Also keep in mind that you can lose distance by routing around obstacles like blocked roads or rivers.

On roads and trails

Level/ rolling terrain 40 miles
Hilly terrain 30 miles
Mountainous terrain 20 miles

Off-road or on unkempt trails/roads

Level/ rolling terrain 30 miles
Hilly grasslands 25 miles
Level/ rolling forest/ thick scrub 20 miles
Very hilly forest/ thick scrub 15 miles
Un-blazed mountain passes 10 miles
Marshland/ bog 10 miles

By cart

Travel by coach or carts was usually to transport goods and cargo. People travelling by coach and cart (in high speeds) was rare, because bad roads and trails resulted in a very uncomfortable journey.

Carts can be pulled by either horses oxen. The general rule here is that an Ox cart travels 50% less than a horse cart in the same time frame and region. A quick guess would be that horse carts travel 20 miles a day and an ox cart 10.

However how fast and far a horse cart can go depends largely on the cart/ coach attached to it. Mainly the quality and number of the wheels is an important variable.

A two-wheeled buggy for example will never reach more than 30 miles an hour. It is possible to go this fast with a buggy, but due to the speed it will soon become uncontrollable. A two-wheeled buggy also has a chance to buck you off the cart when you hit a bump in the road. And since both of the wheel hit the bump at the same time, it can also send the whole cart flying.

Four wheeled carriages are a better option, and preferably with iron-clad wheels instead of wooden. The speed you can reach is further dependent on the weight of the carriage and how many horses you use to drive it, but you can expect to reach up to 35-40 miles an hour.

Horse relay system

A horse relay system works the same way as the Chasqi runners system did. Again there are checkpoints and the runners are now riders. Each checkpoint will have a stable with multiple horses resting and ready to be used. The horses would also be conditioned and bred for this specific purpose. A rider would quickly travel from checkpoint to checkpoint, pushing the horse to its fullest.

Often the rider wouldn’t even change the saddles, jumping from horse to horse quickly as he reached the checkpoint, only taking along with him his bags.

A rider could travel up to 200 miles a day like this, but it is very exhausting for the rider. Even an expert rider wouldn’t be able to keep this up longer than 3 or 4 days before needing a resting day.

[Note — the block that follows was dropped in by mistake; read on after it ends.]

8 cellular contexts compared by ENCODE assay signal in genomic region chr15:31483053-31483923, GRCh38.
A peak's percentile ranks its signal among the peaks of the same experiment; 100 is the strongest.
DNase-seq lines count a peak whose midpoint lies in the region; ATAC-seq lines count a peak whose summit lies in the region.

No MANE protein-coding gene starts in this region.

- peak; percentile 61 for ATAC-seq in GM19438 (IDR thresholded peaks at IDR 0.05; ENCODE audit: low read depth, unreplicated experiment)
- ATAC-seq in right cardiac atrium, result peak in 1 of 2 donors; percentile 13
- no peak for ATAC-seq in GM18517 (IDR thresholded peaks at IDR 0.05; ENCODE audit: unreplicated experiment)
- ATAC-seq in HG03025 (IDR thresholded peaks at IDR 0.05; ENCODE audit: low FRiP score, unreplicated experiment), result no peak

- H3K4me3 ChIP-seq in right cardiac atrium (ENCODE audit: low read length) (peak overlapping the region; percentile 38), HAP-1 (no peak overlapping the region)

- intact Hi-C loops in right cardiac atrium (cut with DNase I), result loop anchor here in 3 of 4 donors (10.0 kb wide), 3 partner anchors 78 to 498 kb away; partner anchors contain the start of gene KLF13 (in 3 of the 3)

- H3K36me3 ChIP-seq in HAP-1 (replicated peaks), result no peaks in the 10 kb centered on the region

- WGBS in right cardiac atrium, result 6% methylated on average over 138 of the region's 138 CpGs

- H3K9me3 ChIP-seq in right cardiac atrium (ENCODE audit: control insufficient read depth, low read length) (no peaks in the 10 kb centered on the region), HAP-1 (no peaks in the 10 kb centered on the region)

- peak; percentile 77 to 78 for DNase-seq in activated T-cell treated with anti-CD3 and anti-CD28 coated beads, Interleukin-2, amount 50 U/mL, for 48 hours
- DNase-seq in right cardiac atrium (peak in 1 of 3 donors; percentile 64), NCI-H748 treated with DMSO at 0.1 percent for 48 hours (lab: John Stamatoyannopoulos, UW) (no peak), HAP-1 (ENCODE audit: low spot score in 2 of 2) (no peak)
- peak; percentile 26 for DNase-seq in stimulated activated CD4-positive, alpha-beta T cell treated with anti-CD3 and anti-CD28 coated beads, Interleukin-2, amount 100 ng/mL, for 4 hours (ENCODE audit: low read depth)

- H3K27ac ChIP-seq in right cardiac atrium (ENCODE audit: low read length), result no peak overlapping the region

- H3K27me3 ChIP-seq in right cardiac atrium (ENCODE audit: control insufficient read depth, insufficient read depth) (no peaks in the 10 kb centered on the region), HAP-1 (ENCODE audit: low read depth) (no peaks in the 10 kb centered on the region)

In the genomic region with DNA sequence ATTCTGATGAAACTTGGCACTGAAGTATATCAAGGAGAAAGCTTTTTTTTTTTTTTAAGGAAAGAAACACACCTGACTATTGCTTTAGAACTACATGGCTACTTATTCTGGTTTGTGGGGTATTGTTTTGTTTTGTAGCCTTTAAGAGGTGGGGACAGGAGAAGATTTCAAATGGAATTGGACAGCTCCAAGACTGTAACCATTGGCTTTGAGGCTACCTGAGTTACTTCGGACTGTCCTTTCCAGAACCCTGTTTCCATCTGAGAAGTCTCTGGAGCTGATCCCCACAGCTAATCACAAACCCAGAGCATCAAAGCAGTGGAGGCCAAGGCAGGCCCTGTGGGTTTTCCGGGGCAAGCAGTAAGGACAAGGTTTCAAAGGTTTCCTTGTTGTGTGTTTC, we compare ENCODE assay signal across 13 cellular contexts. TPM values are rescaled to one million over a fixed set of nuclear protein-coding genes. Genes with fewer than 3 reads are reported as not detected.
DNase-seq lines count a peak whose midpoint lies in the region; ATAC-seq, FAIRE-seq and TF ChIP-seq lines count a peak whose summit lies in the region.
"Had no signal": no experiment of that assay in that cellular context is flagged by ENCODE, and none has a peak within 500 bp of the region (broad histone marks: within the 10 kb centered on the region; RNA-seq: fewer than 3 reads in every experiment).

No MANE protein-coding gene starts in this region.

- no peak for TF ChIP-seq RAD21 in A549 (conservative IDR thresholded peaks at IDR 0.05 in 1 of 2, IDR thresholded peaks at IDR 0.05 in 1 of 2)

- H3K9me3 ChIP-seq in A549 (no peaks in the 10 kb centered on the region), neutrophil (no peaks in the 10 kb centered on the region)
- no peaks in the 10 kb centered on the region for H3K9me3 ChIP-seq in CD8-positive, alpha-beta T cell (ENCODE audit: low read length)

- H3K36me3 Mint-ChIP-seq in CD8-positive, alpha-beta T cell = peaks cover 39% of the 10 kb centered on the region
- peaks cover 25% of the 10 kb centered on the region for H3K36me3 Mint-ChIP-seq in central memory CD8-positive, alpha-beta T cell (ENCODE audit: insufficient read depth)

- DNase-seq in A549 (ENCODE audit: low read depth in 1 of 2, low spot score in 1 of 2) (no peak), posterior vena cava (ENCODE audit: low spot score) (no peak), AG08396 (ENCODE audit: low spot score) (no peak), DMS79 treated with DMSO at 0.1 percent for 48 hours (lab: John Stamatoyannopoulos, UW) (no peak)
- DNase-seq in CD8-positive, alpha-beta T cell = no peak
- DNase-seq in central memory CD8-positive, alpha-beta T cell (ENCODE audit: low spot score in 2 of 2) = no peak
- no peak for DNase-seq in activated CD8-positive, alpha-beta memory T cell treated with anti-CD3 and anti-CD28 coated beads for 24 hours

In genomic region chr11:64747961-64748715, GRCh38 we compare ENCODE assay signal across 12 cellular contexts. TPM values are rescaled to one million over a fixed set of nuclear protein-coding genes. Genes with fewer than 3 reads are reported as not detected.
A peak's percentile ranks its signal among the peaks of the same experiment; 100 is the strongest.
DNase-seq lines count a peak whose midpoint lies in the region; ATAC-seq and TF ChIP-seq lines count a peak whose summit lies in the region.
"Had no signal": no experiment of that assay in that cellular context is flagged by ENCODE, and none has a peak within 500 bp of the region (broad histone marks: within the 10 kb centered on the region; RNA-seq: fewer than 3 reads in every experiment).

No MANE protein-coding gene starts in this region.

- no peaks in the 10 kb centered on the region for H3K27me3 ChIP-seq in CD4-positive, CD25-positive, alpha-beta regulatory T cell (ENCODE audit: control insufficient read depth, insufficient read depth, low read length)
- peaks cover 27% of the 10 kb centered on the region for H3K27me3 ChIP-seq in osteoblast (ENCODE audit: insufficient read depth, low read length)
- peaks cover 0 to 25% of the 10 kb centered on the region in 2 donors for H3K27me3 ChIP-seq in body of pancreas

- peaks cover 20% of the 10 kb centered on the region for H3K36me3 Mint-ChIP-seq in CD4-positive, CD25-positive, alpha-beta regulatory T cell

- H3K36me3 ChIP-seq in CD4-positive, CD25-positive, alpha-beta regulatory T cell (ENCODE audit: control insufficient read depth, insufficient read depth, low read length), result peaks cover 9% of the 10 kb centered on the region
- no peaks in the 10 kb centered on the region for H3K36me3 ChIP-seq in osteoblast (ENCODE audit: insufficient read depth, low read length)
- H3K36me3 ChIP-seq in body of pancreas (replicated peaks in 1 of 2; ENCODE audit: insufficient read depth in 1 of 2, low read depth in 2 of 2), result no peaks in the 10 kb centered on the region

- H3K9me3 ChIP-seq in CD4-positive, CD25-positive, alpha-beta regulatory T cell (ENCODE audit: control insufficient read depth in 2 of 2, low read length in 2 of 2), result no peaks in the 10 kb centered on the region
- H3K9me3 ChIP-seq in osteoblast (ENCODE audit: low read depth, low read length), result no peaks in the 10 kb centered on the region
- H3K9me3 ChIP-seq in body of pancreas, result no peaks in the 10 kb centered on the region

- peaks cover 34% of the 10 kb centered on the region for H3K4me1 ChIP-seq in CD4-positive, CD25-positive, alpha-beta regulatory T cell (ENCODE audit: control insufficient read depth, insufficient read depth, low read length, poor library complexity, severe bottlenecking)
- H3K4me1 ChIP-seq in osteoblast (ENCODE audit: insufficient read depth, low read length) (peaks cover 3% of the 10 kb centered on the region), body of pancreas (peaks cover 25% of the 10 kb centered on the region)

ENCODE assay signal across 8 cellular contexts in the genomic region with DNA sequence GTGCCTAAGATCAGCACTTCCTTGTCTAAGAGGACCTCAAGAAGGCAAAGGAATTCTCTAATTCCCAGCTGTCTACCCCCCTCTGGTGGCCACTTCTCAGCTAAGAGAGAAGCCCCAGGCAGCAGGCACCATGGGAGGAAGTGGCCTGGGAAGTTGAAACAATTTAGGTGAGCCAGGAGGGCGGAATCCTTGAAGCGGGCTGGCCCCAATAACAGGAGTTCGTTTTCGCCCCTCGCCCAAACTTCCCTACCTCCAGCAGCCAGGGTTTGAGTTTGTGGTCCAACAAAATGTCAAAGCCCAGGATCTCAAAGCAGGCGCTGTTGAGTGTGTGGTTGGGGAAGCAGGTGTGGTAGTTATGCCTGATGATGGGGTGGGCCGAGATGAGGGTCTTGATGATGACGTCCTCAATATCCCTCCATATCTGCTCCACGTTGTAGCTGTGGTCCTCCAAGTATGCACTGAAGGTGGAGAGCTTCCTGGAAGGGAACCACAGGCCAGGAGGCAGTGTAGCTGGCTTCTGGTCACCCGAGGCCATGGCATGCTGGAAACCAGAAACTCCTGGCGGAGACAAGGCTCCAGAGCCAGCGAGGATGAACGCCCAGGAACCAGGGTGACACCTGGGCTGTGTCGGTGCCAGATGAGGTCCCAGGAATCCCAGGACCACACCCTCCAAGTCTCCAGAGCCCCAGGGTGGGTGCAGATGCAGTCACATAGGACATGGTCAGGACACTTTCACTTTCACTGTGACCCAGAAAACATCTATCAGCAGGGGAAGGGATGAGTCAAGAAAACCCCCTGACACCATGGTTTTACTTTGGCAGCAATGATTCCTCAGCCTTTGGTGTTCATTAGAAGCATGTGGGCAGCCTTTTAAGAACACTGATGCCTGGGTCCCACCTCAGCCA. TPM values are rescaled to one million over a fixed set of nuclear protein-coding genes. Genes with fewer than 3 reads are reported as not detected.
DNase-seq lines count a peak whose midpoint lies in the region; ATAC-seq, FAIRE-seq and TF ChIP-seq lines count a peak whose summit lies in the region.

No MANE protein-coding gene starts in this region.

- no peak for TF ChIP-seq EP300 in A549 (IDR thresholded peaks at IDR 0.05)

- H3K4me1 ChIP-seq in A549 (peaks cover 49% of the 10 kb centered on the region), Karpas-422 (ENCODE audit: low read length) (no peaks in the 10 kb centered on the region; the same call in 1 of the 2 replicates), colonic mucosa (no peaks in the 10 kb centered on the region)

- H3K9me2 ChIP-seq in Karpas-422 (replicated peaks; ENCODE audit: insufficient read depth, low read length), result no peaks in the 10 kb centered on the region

Some great examples of this system are the Pony express and the Roman Cursus Publicus.

The Mongolian army

The Mongolians were masters of horseback riding and horseback warfare. They were also one of the fasted moving armies, a Mongolian horsemen being able to travel 100 miles a day. This was something unheard of in their time and gave them a big tactical advantage.

They were able to do this because a typical Mongolian soldier owned and maintained about 4 horses. These horses would all accompany him on his travels. This allowed him to change horses while he was travelling, tiring them out less and greatly increasing the range he could travel with them.

Some information on roads

As you figured out by now, roads are a very important variable in travelling, and were also of great importance to kingdoms and empires to move their armies around. So I want to end this post with them. I think it would be a good thing to read a little bit on them, to see how they constructed these roads in those times, and how it all worked.

Here are two links to a great website with some key information about the roads of Rome. It talks about their construction, design and resources. It is an easy but good read and will get you familiar with crowned roads and how they were constructed.

Roads in Rome

Transport in Rome

Credits, references and used sources

All media I use is free to use, but I like to link back to the artists that share their work for free. Make sure to pay them a visit, as they certainly deserve it.

Same for the sources that I used.




Fifty at the cartographers guild